Remarks at the North Atlantic Council Meeting
Secretary of State
We’re meeting today to reaffirm our commitment to NATO’s open door policy. The possibility of NATO membership has proven to be a powerful motivation for countries to implement difficult but necessary reforms, resolve internal differences as well as differences with their neighbors, and contribute to security operations that benefit themselves and all of us. Our open door policy has produced some of our most active and committed allies, and it has helped produce stability and cooperation in Central and Eastern Europe. And more broadly as NATO has grown, Europe has become more secure and more prosperous.
So the United States remains deeply committed to the open door policy, and it is in that spirit that we welcome our aspirant nations here today. We support their aspirations for Euro-Atlantic integration, and we will keep working with each of them, both bilaterally and through NATO, to help them implement finally the reforms needed to meet the standards for membership. As I said yesterday, I believe this summit should be the last summit that is not an enlargement summit.
To speak just briefly about each aspirant, Georgia will become the largest non-NATO contributor to the ISAF mission in Afghanistan this fall, and we are very grateful for its contributions. Georgia has made democratic reforms, and the upcoming parliamentary and presidential elections are additional opportunities for Georgia to show the world that it is committed to NATO’s democratic values. We stand firm in our support for Georgia’s sovereignty and territorial integrity. We welcome Georgia’s non-use of force pledge, and we call on Russia to reciprocate with its own pledge. We stand by the Bucharest decision and all subsequent decisions on Georgia.
Macedonia has also made contributions to regional and global security, including significant and longstanding contributions to ISAF, and it has fulfilled the key criteria for NATO membership. We strongly support a resolution of the ongoing name dispute and urge the parties to reach an agreement so Macedonia can join the alliance as soon as possible.
Montenegro, too, has made contributions to ISAF and reforms in its military and security services, which we applaud. The U.S. plans to send an advisor from the Department of Defense, and we welcome similar initiatives by other allies to support Montenegro’s efforts to implement the remaining reforms for NATO membership. Support for NATO membership is growing among the Montenegrin people, and we encourage efforts to continue increasing public awareness and understanding.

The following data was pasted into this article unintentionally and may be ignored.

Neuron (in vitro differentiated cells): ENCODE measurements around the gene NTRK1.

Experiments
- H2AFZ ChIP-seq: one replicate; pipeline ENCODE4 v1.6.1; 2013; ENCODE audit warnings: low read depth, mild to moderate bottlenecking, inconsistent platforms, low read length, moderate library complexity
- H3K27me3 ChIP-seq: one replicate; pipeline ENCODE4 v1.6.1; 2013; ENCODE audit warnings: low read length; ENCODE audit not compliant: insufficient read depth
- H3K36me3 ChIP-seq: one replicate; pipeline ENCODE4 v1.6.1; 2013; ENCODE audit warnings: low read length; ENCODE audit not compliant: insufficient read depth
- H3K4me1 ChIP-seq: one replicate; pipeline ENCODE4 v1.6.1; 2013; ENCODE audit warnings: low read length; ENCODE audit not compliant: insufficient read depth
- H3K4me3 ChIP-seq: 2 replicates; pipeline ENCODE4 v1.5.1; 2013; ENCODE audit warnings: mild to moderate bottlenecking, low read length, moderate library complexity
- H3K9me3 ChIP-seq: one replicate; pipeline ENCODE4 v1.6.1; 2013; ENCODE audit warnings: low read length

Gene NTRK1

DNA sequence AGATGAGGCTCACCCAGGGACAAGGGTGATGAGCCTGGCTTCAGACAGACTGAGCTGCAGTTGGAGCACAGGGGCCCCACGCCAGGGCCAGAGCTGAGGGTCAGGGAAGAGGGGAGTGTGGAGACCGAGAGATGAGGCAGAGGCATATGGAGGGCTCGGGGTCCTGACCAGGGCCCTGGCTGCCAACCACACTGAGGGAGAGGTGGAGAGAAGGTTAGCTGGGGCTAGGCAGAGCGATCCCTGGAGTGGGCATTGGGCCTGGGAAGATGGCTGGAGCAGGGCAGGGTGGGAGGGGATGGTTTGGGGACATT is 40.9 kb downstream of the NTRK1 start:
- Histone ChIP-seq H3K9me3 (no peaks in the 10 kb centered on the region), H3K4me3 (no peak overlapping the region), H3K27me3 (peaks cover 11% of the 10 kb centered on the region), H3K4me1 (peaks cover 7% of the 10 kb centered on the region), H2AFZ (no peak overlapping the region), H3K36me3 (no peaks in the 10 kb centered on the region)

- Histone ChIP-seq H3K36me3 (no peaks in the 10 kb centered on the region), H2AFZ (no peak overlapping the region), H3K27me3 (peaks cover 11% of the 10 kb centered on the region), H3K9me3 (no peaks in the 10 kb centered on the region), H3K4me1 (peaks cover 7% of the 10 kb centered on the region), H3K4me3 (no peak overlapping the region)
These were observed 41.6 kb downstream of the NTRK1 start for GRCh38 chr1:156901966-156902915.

Finally, regarding Bosnia and Herzegovina, we welcome the political agreement on defense properties and now we urge that it be implemented. And we encourage Bosnia, Macedonia, and Montenegro to continue pursuing regional initiatives like the Balkan Regional Approach to Air Defense, as well as natural disaster preparedness and the joint ISAF deployment by the Adriatic-5 Group.
Regarding all these countries, as with any country that wishes to join NATO, we look to them to demonstrate that they share our values and they are willing and able to meet the standards for membership. And we promise to help them as they do so because this is in our interest. We know it can be a lengthy and challenging process, but we need to stick with it and remember our ultimate goal: a stronger, more durable, more effective NATO.
In 1949, we were 12 nations; now we’re 28. The result is an alliance that has proven over and over it can meet the threats and overcome the challenges of our time. And here in Chicago, let us reaffirm our commitment to enlargement done right as a core element of our purpose and our community. Thank you very much.